PUBLIC ART: New Public Artwork on Leland Avenue by REBAR

FOR IMMEDIATE RELEASE

Media Contact:
Kate Patterson, San Francisco Arts Commission
Tel: 415/252-4638 E: kate.patterson@sfgov.org

Inventive Sculpture by Rebar Welcomes Visitors to Visitacion Valley
with a Bouquet of Parking Meters

SAN FRANCISCO, September 17, 2010 – Director of Cultural Affairs for the San Francisco Arts Commission Luis R. Cancel is pleased to announce the installation of a new

Matthew Passmore and Teresa Aguilera of REBAR with a Visatacion Valley community member. Photo by Genevieve Masse

Matthew Passmore and Teresa Aguilera of REBAR with a Visatacion Valley community member.

public sculpture in Visitacion Valley by the artist team Rebar, the creators of Parking Day and the Civic Center’s successful 2008 Victory Garden. Sprouting dramatically from the sidewalk of Leland Avenue like stalks of organically grown street furniture, Street Life is a large-scale sculpture composed of surplus parking meter heads, painted dark orange, attached to tall, arcing steel poles. The sculpture marks the gateway to the entrance of what locals refer to as “downtown” Visitacion Valley. Street Life’s natural form references the neighborhood’s pastoral and agricultural past while its recycled materials invite viewers to contemplate a more sustainable future.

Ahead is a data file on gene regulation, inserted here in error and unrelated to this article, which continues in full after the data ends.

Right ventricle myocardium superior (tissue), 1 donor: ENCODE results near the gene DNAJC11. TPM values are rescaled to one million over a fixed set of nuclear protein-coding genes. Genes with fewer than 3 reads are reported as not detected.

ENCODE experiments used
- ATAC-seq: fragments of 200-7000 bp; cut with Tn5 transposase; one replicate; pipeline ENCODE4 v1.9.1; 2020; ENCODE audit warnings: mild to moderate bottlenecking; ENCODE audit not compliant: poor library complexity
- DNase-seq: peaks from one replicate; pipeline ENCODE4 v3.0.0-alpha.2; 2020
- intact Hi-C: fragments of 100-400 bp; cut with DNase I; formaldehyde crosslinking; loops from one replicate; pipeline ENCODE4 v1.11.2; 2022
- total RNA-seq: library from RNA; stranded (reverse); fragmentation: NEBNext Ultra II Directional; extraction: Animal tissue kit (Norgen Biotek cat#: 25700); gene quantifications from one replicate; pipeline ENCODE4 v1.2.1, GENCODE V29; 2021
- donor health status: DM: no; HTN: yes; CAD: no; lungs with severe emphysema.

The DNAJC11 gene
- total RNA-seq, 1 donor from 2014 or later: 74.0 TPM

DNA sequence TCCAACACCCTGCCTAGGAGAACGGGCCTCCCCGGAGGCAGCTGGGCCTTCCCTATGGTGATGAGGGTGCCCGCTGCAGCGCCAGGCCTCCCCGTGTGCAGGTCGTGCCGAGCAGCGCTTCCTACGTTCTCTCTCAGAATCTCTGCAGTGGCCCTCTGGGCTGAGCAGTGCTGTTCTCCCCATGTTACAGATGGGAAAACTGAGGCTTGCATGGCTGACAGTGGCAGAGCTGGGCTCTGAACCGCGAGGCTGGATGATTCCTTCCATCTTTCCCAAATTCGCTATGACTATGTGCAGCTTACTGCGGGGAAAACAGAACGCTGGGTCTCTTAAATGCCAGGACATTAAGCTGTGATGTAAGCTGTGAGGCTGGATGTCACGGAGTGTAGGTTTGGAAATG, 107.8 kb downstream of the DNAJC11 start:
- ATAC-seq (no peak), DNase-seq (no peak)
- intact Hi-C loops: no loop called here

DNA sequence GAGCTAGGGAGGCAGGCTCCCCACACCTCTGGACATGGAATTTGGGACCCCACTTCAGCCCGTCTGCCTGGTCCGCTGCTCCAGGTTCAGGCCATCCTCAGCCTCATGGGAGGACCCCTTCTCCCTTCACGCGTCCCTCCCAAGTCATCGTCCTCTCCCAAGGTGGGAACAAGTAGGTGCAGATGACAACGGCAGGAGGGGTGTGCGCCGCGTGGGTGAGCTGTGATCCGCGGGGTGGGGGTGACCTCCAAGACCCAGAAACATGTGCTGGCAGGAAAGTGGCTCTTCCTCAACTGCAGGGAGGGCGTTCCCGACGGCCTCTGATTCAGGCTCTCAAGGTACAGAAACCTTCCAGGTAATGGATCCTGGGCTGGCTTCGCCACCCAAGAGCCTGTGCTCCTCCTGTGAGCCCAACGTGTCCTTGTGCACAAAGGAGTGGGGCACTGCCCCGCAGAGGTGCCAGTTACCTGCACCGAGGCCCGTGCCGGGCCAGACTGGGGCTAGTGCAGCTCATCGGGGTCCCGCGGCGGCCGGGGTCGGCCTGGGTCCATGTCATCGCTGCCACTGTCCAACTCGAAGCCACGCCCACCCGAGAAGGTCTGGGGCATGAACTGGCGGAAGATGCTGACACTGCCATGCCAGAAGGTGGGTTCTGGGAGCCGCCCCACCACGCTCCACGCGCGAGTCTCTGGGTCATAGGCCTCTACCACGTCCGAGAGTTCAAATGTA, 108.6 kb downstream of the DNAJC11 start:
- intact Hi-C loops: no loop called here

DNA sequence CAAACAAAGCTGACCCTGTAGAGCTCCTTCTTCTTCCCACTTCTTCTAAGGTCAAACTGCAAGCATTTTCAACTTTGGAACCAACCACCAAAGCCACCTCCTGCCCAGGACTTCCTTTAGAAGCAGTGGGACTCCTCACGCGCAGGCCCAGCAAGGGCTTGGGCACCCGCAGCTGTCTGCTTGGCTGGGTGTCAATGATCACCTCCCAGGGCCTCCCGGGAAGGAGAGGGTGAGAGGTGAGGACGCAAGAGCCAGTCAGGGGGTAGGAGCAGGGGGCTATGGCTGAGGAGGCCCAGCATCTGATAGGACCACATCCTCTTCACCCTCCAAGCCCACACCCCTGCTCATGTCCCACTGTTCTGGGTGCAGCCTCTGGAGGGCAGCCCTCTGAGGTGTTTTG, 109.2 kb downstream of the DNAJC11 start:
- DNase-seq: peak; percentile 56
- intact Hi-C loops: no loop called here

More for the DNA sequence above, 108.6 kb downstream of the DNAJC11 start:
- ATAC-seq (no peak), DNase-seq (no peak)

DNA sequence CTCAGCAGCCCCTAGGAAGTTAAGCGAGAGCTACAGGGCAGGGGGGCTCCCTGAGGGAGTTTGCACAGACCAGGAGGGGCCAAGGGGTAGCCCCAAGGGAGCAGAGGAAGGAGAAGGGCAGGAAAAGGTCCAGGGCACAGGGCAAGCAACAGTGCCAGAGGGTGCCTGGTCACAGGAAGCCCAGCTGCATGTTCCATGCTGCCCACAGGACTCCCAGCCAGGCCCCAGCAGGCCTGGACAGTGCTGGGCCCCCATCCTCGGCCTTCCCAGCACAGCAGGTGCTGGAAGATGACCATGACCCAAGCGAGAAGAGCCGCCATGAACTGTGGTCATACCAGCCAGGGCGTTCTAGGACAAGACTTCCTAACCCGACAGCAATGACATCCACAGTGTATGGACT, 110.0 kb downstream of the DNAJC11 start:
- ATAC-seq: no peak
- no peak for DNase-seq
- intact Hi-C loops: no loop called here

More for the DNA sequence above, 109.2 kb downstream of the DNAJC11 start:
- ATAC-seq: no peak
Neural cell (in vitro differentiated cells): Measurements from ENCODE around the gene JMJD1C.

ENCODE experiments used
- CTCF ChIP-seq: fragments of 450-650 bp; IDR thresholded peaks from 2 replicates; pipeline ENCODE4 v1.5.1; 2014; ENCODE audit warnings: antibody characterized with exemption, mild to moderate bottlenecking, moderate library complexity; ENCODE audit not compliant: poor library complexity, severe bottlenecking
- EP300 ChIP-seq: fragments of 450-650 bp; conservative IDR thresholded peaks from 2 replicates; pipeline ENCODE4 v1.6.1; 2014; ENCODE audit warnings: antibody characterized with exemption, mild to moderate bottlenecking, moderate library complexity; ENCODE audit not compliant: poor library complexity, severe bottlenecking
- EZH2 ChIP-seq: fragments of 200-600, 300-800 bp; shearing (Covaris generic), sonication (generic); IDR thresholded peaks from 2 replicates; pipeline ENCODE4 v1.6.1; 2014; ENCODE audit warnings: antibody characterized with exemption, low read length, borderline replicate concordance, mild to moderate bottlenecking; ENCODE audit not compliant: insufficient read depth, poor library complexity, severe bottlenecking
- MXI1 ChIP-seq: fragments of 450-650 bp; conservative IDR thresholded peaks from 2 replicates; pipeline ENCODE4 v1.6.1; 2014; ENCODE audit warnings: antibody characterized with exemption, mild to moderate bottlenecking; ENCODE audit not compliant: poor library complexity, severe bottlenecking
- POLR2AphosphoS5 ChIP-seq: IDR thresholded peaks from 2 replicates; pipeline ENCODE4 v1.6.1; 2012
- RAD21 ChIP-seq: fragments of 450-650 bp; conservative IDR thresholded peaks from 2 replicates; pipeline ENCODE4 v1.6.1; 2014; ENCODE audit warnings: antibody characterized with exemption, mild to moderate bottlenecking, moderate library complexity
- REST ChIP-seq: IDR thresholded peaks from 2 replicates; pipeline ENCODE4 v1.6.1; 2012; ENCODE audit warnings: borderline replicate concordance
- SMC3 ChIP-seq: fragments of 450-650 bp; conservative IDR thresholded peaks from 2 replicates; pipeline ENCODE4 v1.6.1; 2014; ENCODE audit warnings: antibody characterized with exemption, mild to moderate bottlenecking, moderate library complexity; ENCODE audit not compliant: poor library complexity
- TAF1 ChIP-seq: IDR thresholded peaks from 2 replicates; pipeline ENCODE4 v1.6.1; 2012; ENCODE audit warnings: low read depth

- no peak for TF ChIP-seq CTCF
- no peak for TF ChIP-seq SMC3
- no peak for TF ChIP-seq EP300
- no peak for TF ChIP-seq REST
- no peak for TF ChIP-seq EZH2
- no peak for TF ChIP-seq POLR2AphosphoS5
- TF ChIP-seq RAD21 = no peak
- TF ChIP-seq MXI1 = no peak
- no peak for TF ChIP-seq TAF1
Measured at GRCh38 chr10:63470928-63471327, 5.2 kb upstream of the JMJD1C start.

“Rebar has made a mark on San Francisco’s cultural landscape with its inventive projects that blend art and activism,” said Mr. Cancel. “Not only does Street Life communicate an important environmental message, but it is also a wonderful symbol of Leland Avenue’s transformation and the neighborhood’s diverse and vibrant community.”

According to Rebar founder Matthew Passmore, “Street Life encourages viewers to imagine new possibilities for automobile infrastructure that is outmoded. The street furnishings of today may well be the art supplies of tomorrow.”

From street level, Street Life’s poles appear tightly clustered together. However, at ten feet above the sidewalk, the poles begin to arc outward in various directions, forming a bloom of parking meter heads. The meter-head “stalks” are intended to remind the viewer of swaying grain, ocean kelp and other vegetal or organic forms.
To help identify the sculpture as a gateway landmark, Rebar incorporated eight individual textual elements. The words “Visitacion Valley”, rendered in large typeface on the central stalk facing Bayshore Avenue, is surrounded by seven single aspirational words in smaller typeface on separate stalks. The aspirational words, which include “grow”, “thrive”, “nurture”, “prosper”, “cultivate” and “flourish”, are written in the diverse languages spoken within the community. “We hope each word will inspire reflection on that word’s relevance within the context of the lives of each person who encounters the artwork,” said Mr. Passmore. Each word of text was created in sheet metal and welded onto one of the steel stalks.